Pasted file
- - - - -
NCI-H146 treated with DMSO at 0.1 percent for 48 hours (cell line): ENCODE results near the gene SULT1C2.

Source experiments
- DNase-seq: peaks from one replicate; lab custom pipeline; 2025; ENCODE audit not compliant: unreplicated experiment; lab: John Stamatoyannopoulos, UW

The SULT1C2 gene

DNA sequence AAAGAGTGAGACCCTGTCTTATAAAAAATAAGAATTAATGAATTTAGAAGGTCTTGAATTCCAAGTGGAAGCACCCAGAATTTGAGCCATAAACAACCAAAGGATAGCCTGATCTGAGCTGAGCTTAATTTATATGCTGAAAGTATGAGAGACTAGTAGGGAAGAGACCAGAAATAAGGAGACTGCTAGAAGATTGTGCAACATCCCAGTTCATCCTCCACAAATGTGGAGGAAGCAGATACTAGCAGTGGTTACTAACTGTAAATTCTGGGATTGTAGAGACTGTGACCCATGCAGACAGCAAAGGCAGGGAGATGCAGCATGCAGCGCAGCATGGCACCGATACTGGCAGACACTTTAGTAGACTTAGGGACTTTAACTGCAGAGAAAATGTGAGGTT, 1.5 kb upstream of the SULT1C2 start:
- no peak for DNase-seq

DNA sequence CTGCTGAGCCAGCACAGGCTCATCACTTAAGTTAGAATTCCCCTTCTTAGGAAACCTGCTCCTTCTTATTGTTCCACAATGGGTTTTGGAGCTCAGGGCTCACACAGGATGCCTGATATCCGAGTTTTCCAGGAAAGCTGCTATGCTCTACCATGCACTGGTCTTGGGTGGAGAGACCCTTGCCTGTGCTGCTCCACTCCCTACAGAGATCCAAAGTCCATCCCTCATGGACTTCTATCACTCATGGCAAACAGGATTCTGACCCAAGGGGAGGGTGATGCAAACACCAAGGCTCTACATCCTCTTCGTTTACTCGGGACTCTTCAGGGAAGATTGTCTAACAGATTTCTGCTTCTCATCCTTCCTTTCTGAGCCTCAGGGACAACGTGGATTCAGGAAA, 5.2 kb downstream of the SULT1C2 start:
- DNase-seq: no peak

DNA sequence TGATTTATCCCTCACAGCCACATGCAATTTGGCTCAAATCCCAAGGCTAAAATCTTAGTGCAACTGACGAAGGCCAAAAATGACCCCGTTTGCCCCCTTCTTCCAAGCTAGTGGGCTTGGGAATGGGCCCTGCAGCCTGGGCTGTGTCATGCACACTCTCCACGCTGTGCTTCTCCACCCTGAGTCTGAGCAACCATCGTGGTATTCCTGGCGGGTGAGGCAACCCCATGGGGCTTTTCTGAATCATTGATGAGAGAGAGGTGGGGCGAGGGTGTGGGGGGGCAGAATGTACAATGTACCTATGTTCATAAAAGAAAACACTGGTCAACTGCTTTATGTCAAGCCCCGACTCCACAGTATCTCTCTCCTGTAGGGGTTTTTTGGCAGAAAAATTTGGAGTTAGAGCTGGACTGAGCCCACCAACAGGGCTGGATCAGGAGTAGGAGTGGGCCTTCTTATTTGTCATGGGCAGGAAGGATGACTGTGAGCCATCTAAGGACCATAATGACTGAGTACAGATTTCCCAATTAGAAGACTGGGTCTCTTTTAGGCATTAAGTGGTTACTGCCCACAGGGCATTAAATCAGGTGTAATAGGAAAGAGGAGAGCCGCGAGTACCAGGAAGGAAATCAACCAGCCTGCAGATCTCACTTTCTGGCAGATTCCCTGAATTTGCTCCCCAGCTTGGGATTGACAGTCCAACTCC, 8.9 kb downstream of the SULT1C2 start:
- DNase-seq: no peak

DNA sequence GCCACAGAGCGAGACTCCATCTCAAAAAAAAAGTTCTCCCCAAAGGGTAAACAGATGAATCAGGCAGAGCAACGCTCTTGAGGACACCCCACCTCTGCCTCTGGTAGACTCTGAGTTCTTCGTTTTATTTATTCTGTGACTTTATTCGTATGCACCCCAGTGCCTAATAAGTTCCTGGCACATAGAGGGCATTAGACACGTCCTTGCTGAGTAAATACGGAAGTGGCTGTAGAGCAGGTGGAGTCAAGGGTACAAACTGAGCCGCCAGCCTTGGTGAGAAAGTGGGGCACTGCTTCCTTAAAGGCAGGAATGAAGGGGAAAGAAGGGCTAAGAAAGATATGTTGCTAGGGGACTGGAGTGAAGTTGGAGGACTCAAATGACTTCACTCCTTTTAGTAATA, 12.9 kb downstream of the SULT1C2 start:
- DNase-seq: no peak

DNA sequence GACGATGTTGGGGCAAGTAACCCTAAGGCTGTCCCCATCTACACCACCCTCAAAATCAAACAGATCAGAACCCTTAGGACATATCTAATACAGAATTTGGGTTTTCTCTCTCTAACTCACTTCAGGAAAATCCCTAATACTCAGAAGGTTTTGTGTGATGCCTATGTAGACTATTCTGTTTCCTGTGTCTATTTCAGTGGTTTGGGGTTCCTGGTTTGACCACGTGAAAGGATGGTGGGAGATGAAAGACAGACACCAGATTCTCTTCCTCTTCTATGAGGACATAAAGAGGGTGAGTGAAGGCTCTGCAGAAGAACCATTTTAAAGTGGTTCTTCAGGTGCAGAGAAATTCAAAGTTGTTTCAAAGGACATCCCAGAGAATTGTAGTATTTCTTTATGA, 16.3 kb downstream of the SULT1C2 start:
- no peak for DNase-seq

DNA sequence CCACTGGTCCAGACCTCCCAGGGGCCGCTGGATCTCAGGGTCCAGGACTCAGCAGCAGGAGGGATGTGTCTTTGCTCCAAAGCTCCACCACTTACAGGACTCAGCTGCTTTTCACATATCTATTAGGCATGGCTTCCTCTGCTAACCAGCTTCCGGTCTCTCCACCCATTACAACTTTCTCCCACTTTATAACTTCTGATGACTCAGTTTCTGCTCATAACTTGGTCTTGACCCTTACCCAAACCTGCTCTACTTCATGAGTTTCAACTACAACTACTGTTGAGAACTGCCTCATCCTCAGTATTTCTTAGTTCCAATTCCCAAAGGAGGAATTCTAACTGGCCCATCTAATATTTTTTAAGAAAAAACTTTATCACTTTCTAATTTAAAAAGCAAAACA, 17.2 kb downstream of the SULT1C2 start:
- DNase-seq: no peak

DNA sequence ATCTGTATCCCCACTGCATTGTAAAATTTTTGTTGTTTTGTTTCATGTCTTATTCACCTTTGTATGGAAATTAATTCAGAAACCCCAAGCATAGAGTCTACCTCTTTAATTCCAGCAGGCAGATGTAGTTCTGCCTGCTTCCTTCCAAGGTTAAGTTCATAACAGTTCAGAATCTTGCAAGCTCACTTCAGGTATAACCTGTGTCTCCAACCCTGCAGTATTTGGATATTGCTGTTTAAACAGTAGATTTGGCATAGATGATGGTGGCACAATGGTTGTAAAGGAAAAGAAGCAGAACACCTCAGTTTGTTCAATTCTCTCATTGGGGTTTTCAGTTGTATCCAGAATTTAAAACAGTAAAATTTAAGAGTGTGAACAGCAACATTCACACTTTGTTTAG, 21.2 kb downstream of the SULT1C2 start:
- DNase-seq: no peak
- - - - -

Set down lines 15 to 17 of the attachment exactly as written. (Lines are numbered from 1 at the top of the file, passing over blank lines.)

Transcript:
DNA sequence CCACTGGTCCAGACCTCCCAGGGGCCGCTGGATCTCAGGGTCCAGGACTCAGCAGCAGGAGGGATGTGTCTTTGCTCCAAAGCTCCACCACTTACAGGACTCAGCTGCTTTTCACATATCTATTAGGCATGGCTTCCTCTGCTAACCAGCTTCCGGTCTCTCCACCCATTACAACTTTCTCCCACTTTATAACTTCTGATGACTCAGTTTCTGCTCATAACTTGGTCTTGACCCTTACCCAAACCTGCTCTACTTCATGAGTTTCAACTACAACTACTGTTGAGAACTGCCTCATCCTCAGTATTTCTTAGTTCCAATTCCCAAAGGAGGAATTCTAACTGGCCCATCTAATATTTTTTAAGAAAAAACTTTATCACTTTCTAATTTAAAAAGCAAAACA, 17.2 kb downstream of the SULT1C2 start:
- DNase-seq: no peak

DNA sequence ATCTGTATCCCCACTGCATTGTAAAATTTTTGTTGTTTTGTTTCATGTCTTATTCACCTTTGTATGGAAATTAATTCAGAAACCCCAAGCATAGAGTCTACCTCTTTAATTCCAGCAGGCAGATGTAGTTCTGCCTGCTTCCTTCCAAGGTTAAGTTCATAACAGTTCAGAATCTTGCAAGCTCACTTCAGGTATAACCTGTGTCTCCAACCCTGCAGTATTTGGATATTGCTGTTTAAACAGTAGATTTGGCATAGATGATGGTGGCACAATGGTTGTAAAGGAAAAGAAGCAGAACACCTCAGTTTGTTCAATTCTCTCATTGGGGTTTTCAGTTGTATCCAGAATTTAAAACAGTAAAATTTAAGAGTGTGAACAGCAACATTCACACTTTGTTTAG, 21.2 kb downstream of the SULT1C2 start: